The waterfalls within the Havasupai Indian Reservation in Arizona come straight from a dream. The turquoise waters surrounded by towering canyons is worth the effort to get there. Havasupai means people of the blue-green waters. The Havasupai Tribe manages the land and there are multiple checkpoints once you arrive at Supai Village. Many think it’s part of the Grand Canyon, but it’s actually a side canyon called Havasu Canyon and is outside of the National Park.
HOW TO GET A HAVASUPAI RESERVATIONS / PERMITS
[ UPDATE: They opened up online reservations on Feb 1, 2018. Let’s hope it doesn’t crash this year like it did last. ]
This is the hard part. They start taking reservations at the beginning of February for the year and you have to call in to let them know which dates you want and how many people. Sounds simple enough, but the hard part is getting them on the phone! Pro Tip: You can reserve for a bigger group and adjust your numbers before hiking in. We’ve heard that there is no penalty for this as long as you let them know beforehand (our group was able to adjust), but don’t wait until the last minute because you might not be able to get them on the phone again.
Campground Phone #: (928) 448-2180, (928) 448-2121, (928) 448-2141, (928) 448-2237
Lodge Phone #: (928) 448-2111
- Environmental Care Fee: $5 per person
- Entry Fee: $35 per person (plus 10% tax)
- Campground Fees: $17 per person per night (plus 10% tax)
OTHER COSTS IF YOU’RE NOT BACKPACKING / CAMPING
- Havasupai Lodge: $145 for up to four people (plus 10% tax)
- Helicopter Transport: $85 each way (first come, first serve)
- Horses: $75-150 (plus 10% tax)
THE HIKE TO SUPAI VILLAGE + CAMPGROUNDS (10 Miles Total)
- The trail into Supai begins at Hualapai Hilltop, where there is plenty of parking for regular vehicles (and very limited for RVs if it’s busy).
- From Hualapai Hilltop, there is a quick 2 mile descent into the canyon. You will go down switchbacks, and hiking poles will come in handy.
- The next 6 miles to Supai Village is relatively flat or very slow descent (which means getting out is mostly uphill).
- After arriving in Supai, it is another 2 miles to the campground where you continue to descend into the canyon.
The campgrounds serve up to 250 people. Reservations can only be made by phone at 928.448.2121, but the sites are first come first serve. It took us over an hour to find a site big enough for our 13 person group. There is also drinking water available and primitive toilets. Pro-tip: Bring your own toilet paper, because sometimes they run out.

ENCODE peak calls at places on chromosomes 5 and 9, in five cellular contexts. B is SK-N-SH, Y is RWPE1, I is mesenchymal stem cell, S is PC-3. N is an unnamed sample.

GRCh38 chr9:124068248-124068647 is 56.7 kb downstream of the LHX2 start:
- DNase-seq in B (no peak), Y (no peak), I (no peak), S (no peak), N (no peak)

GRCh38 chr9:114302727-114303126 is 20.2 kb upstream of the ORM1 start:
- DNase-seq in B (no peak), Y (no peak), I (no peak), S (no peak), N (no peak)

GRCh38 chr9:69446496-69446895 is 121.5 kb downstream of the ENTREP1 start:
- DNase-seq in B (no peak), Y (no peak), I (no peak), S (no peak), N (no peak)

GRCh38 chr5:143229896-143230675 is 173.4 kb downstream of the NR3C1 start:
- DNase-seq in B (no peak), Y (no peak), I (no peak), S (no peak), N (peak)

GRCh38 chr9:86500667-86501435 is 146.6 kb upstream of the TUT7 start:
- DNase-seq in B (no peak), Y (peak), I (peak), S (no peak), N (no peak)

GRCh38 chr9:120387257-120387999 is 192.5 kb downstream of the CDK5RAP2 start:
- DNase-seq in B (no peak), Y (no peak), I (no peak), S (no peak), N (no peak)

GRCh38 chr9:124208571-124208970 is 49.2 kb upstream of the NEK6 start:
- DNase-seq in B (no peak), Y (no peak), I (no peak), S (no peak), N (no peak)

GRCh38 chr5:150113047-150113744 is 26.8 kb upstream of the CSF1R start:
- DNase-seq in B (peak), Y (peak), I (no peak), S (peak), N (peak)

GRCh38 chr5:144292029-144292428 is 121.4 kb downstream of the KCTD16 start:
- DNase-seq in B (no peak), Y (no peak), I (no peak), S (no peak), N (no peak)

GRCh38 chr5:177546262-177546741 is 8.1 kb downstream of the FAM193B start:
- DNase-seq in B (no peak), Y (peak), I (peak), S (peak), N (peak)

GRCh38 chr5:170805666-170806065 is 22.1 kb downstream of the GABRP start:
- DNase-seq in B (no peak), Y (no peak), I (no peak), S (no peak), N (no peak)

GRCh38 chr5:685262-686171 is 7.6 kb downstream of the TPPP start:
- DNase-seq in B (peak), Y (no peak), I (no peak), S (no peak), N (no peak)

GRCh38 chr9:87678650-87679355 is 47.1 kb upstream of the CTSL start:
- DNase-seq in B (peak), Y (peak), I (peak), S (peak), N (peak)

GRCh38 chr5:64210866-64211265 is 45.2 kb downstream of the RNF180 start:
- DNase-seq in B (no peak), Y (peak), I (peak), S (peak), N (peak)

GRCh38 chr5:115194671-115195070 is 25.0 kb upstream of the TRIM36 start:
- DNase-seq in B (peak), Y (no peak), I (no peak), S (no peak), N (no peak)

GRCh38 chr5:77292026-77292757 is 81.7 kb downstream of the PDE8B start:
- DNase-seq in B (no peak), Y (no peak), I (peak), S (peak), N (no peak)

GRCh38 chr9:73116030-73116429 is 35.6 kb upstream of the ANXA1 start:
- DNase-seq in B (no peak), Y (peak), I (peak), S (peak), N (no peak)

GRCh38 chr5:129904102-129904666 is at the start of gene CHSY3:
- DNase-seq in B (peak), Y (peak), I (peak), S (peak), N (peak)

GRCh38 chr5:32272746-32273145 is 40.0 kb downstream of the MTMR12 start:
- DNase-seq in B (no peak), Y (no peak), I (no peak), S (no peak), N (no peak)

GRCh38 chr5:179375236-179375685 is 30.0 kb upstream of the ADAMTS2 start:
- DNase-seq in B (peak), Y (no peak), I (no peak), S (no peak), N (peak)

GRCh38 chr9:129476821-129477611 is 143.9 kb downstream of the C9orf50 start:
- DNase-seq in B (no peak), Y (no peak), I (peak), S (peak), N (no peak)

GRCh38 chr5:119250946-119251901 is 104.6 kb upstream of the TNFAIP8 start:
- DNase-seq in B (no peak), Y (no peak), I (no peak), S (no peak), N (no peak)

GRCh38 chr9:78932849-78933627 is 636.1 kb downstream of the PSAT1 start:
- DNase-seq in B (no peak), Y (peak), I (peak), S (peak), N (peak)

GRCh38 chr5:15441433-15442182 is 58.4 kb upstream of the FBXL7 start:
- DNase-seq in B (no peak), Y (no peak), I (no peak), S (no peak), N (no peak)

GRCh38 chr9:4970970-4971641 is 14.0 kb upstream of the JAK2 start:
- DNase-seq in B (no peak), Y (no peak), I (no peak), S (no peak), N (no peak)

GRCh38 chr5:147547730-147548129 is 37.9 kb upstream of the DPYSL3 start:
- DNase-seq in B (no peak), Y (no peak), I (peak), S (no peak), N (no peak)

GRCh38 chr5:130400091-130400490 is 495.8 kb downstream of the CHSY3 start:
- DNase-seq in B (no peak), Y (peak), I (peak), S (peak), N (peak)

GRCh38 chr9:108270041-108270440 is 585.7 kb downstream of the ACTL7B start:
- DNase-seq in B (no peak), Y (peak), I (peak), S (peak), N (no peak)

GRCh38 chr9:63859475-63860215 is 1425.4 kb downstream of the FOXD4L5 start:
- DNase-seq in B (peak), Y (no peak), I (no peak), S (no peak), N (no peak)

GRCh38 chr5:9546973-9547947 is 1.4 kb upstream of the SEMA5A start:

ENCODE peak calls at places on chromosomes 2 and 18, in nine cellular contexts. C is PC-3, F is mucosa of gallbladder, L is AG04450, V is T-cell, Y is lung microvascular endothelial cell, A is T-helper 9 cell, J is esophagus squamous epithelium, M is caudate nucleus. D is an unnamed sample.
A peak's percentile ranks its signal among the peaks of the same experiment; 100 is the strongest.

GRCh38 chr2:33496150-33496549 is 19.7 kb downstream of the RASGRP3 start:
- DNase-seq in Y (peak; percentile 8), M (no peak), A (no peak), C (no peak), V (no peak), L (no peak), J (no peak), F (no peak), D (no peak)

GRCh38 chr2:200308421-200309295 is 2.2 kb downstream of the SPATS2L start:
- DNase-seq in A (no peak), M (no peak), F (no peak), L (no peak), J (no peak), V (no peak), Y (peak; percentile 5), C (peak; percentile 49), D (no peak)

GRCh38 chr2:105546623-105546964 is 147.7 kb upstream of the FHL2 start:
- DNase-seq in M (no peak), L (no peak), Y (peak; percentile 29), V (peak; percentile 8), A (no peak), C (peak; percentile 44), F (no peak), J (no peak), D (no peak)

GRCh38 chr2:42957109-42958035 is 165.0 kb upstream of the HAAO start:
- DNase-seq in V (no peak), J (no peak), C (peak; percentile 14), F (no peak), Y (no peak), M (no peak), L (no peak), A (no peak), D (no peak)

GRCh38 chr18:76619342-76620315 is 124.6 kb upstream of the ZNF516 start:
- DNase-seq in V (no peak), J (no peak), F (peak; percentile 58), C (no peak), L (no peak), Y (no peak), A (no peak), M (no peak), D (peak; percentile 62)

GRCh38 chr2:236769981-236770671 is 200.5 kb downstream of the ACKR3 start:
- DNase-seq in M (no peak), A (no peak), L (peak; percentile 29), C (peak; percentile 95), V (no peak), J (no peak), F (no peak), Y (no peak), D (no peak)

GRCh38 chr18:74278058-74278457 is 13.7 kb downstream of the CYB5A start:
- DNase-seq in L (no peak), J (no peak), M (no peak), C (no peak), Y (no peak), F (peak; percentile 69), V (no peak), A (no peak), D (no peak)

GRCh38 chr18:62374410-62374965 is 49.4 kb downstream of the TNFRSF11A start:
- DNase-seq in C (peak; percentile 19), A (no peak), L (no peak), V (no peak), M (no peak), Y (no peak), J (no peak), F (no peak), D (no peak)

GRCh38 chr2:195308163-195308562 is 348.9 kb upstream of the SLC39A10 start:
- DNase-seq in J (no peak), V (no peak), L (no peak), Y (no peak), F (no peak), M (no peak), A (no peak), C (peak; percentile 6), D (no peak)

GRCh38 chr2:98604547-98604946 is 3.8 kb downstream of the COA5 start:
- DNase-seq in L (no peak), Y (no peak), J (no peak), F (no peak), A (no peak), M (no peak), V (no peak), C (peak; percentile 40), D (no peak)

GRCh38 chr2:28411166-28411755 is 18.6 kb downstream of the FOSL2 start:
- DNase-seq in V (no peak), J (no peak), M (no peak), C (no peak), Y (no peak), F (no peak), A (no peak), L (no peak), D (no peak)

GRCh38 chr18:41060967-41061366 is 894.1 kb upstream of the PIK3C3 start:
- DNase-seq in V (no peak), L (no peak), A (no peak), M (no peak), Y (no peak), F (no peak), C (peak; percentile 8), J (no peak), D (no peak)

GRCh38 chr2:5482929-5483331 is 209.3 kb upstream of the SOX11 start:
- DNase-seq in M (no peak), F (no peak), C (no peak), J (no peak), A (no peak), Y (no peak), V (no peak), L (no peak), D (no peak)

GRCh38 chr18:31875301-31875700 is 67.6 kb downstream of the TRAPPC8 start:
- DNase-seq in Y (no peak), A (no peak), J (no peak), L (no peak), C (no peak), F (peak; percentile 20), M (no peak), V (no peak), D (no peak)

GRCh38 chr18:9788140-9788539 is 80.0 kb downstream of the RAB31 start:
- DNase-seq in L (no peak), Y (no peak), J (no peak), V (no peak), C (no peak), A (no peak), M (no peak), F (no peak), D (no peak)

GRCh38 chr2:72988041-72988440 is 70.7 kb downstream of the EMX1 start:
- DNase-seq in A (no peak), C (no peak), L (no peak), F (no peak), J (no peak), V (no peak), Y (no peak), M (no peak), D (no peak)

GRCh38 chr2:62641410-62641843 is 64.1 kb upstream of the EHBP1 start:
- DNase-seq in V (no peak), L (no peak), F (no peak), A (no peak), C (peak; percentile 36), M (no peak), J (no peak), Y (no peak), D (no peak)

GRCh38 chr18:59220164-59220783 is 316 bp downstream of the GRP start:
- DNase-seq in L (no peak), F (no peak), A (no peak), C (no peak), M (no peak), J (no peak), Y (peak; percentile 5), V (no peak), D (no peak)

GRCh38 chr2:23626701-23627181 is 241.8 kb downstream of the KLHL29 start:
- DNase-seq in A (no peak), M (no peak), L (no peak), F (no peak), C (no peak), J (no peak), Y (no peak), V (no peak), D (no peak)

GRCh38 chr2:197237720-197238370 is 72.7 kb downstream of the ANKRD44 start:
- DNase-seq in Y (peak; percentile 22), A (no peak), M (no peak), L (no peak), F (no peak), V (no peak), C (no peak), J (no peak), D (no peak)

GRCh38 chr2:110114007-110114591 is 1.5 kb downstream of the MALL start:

THE FIVE WATERFALLS OF HAVASU CREEK
- Little Navajo Falls / New Navajo Falls / Upper Navajo Falls: the first set of falls you will see on the way to the campground from Supai. This one is a little confusing. Due to recent floods in 2008, the 70 ft Navajo Falls was destroyed and multiple falls have been created. Some people refer to them as Upper and Lower Navajo Falls, but the only one notated by a sign there refers to them as Little Navajo Falls. Either way, they are beautiful and worth exploring.
- Lower Navajo Falls / Rock Falls:
- Havasu Falls: 0.5 miles away from the campgrounds. It drops over 100 feet into a beautiful pool. You will pass these falls when you’re hiking in from Supai Village to the campgrounds.
- Mooney Falls: This is the largest of the Havasupai waterfalls, it’s only 0.5 miles after you pass the campgrounds but you have to descend through two tunnels, chains, and ladders. The lines can get long and it took us over an hour to get down. (Watch out for centipedes! :P)
- Beaver Falls: Beaver Falls is the furthest away and requires trekking through water, narrow trails, and over sketchy wooden bridges. It’s 3.5 miles each way (7 miles round trip) and a good place to cliff jump too.
- Ultimate Packing Guide for Backpacking Havasupai
- Havasupai is subject to flash floods, so check the weather forecast and always know where to find high ground (there will be signs).
- Be sure to bring your permit info and paid receipts. There are multiple checkpoints during the hike and at the campsite.
- When turning onto the road to Hualapai Hilltop, drive slowly and carefully, there was a lot of wildlife and cattle on the windy road.
- It gets really hot during the hike! To avoid the sun, we arrived at the parking lot and slept in the car so we could wake up and start the hike at 4AM. That helped us avoid much of the heat. We also hiked out during the night which was disorienting without moonlight. Luckily, there were only a couple places where you could take a wrong turn.
- There is a small restaurant in Supai and a food stand at the front of the campground.
- You just need to pack enough water to get to the campground, there is a fresh water you can refill with there.
- Frequent flooding causes waterfalls to disappear and reappear. What you see now may not exist in the future.
- REMINDER: Arrive early and get a campsite as soon as you can! It’s all first come first serve and can fill up quickly.
Have you ever tried to get permits for Havasupai? How was your experience? Any other tips you would add?
PIN FOR LATER
If you have any other questions, please leave them in the comments so everyone can benefit from them. Also, if you know the answers to any of the questions feel free to chime in. We love hearing from you! :)